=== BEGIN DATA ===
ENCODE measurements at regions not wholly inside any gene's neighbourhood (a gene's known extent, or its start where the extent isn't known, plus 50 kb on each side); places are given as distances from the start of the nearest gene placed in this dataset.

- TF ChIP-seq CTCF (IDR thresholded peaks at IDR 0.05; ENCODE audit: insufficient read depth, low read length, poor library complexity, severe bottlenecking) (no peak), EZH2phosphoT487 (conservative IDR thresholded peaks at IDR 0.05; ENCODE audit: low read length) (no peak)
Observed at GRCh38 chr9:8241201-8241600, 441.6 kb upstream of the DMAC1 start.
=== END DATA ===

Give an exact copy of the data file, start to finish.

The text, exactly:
ENCODE measurements at regions not wholly inside any gene's neighbourhood (a gene's known extent, or its start where the extent isn't known, plus 50 kb on each side); places are given as distances from the start of the nearest gene placed in this dataset.

- TF ChIP-seq CTCF (IDR thresholded peaks at IDR 0.05; ENCODE audit: insufficient read depth, low read length, poor library complexity, severe bottlenecking) (no peak), EZH2phosphoT487 (conservative IDR thresholded peaks at IDR 0.05; ENCODE audit: low read length) (no peak)
Observed at GRCh38 chr9:8241201-8241600, 441.6 kb upstream of the DMAC1 start.